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York researchers make headway using enzymes to degrade groundwater contaminants

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A York University research team is developing an enzyme-based technology for emerging contaminants in groundwater, and has so far found success in removing petroleum hydrocarbons.

The team says it is leveraging the enzymes of microorganisms identified in petroleum hydrocarbons to accelerate the rate of chemical reaction. The application results in the degradation of petroleum compounds by reducing the activation energy for a particular reaction.

The researchers believe the work has significant implications for Canada’s oil and gas industry, particularly as the federal government starts to remediate nearly 24,000 sites contaminated with petroleum hydrocarbons, monocyclic aromatic hydrocarbons and polycyclic aromatic hydrocarbons.

Lassonde School of Engineering Professor Satinder Kaur Brar is an internationally recognized leader in the development of novel green technologies. She is working with geochemist Richard Martel from the Institut National de la Recherche Scientific and TechnoRem Inc., an engineering consulting firm that deals with groundwater remediation.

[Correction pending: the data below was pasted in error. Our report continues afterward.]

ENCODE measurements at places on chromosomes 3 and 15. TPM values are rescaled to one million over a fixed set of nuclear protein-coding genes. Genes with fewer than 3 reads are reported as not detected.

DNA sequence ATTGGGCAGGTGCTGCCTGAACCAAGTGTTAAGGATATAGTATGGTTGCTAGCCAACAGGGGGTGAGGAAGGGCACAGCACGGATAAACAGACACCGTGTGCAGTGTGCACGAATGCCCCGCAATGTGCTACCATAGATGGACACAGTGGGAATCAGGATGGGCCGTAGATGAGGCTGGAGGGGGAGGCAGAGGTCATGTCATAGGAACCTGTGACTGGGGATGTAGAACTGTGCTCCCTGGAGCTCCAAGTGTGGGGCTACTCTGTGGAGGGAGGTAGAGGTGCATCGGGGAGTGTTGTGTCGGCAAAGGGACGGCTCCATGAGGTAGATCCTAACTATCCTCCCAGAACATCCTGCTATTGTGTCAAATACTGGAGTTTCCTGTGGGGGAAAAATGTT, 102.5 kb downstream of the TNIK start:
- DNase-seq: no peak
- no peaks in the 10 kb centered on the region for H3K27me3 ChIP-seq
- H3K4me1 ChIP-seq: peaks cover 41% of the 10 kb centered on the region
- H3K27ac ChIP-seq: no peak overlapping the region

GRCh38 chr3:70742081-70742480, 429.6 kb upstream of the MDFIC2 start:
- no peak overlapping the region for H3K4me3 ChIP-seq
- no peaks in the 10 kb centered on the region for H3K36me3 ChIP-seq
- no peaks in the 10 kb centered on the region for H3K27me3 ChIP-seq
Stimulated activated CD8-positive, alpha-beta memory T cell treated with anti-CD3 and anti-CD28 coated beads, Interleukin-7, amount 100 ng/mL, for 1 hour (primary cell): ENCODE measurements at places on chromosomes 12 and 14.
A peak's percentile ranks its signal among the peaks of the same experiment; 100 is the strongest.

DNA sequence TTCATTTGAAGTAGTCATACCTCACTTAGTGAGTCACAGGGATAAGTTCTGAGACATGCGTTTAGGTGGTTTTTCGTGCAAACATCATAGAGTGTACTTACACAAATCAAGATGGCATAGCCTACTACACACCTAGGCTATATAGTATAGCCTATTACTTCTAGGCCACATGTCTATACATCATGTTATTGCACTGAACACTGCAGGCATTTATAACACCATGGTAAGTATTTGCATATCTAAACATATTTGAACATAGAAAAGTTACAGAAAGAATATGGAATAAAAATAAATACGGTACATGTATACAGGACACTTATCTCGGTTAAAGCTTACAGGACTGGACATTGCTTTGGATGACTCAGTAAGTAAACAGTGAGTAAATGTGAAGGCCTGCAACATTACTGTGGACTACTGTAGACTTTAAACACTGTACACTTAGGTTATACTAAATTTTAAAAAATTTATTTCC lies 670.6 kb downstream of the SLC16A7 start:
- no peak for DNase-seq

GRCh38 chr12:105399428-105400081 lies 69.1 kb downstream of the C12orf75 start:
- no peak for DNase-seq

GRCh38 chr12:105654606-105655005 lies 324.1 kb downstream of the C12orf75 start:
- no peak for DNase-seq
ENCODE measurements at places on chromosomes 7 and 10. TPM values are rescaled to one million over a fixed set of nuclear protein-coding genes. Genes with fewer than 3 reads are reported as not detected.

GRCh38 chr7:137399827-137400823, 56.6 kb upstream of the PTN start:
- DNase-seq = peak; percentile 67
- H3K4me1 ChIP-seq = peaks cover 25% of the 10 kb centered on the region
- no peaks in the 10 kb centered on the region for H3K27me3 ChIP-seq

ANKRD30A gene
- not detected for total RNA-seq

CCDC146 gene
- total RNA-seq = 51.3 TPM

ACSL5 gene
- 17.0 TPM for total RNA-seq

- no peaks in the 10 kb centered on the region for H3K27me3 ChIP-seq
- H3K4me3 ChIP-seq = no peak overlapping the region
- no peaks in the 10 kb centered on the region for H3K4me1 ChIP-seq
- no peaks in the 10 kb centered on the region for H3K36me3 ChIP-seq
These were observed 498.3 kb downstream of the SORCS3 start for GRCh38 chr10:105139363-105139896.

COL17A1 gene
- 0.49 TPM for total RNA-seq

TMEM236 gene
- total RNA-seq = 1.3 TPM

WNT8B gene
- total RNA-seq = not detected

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“Enzymes are tools in the hands of microorganisms and can help degrade contaminants in the soil,” Brar said in a statement. “Working with microorganisms means you’re injecting a live species into an environment. Enzymes, on the contrary, that are not consumed, degrade after a period so it doesn’t cause any harm to the surrounding environment,” she added.

The next stage for the research, which initially kicked off in 2014, is to test the enzymes in situ at petroleum sites in northern Canada and the Arctic.

“Low temperatures impact the efficiency of treatment, but we have isolated the cold-active enzymes which can be active in cold conditions,” said Brar.

Brar’s team is also assisted by four PhD students. Saba Miri, a fourth-year PhD student in civil engineering and environmental engineering, said that cold enzymes are safer for the environment and for humans.

“If they do make their way into the drinking water, they won’t harm human health,” she said.

The research is funded by the Natural Sciences and Engineering Research Council of Canada and the Canada Foundation for Innovation.

1 COMMENT

  1. We have successfully been using Enzymes developed from worm casings in Slovakia for 8 years in Canada with a successful test site in Texas as well. We clean soil and groundwater PAH, PHC and VOC contamination in-situ. Please feel free to reach out.
    With Thanks,
    Brian A. Emms, C.E.T.
    BAE Environmental
    envsol@rogers.com

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